Oklahoma County Courthouse – Oklahoma City

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Address: 2015 Dean A McGee Ave, Oklahoma City, Oklahoma  County Oklahoma
Started   Completed  1937

Current Usage:


Designed by prominent Oklahoma architect Solomon Layton and partners George Forsyth and Jewel Hicks of the firm Layton & Forsyth this building was built in 1937 and replaced the original courthouse. The original cost was $1.5 million which was paid with a bond issue and monies from PWA. The bond issue was also a part of the City Hall, Municipal Auditorium and City Jailhouse.[1]

The south-facing main entrance has Cold Spring Minnesota granite steps and wing walls, with cast aluminum and etched glass lights atop each wing wall. The building is three stories to the east and west, and then soars in an additional ten story tower…Above these panels is an etched quotation from Abraham Lincoln, and above that, a bas-relief mural depicting a panorama of the State’s history.

The interior of the building on all levels is filled with decorative images of Oklahoma…Marble and plaster symbols in various parts of the building show Oklahoma’s agricultural background, with corn and wheat. Its ranching history is depicted by a bull and bison. In the courtrooms are bas-relief images of early justice, with scenes of tribal justice and frontier lawmen.On the south facade, there are engravings with quotations from George Washington and Samuel Adams.”   [2]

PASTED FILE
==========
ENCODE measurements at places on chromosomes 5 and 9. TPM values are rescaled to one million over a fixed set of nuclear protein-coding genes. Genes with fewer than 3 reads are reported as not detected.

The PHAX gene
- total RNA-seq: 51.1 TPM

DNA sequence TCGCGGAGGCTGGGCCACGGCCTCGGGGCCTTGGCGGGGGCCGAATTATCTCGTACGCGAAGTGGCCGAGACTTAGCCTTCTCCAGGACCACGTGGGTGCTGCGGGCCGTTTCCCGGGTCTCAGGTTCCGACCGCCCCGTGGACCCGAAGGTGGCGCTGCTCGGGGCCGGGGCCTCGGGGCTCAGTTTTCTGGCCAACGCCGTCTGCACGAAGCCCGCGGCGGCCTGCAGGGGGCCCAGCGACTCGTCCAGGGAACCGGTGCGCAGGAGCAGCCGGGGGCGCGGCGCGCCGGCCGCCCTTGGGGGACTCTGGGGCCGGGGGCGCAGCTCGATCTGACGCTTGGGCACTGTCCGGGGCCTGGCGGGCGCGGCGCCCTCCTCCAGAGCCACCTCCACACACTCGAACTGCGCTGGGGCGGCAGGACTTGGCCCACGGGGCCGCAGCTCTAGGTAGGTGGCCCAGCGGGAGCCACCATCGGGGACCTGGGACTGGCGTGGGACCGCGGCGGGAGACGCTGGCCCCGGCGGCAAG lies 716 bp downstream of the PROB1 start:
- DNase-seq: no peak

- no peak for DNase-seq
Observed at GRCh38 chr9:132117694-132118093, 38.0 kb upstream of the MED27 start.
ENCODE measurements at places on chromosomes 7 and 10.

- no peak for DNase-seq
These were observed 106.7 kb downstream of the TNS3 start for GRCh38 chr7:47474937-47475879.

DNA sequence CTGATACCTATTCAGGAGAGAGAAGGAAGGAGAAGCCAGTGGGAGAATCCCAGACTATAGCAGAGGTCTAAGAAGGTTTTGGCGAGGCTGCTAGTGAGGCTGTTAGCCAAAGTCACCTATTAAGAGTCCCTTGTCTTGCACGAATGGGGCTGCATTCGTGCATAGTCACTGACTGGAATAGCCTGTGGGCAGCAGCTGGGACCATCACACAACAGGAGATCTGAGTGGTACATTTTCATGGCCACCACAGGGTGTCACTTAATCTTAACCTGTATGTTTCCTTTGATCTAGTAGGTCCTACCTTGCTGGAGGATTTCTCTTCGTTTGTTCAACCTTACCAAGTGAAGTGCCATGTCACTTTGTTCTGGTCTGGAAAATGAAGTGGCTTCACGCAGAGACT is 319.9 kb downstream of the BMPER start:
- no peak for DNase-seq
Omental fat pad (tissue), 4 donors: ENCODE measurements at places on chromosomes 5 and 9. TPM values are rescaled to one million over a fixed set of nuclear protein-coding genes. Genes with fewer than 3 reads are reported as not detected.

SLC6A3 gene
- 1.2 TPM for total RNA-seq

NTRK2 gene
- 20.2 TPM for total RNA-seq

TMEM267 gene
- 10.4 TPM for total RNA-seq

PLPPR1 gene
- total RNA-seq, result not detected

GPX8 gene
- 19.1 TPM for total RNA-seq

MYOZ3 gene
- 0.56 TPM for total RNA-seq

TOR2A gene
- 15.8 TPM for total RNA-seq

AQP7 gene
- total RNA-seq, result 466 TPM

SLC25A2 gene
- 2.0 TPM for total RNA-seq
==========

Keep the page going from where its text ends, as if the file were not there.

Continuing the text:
The Oklahoma County Courthouse, built in 1936-37, is a thirteen-story building constructed of Indiana limestone. 1 The stepped-back massing, base relief murals, and abstract floral/corn ornamentation executed in aluminum exemplify the Art Deco style. Sited alone on a landscaped block of downtown Oklahoma City’s Civic Center, the courthouse is surrounded by modern high-rise and historic buildings, including the Municipal Building/City Hall, the Municipal Auditorium, the Center Theatre, and the Harbour Longmire Building (NR, 1980). The Oklahoma County Courthouse possesses an unusually high degree of architectural integrity.[3]


  1. Wikipedia
  2. The Living New Deal
  3. National Register of Historic Places
  4. Oklahoma Landmarks Inventory Nomination
  5. Courthouse History.com

Supported Documents:

  1. National Register of Historic Places Support Document
  2. National Register of Historic Places Nomintion Form


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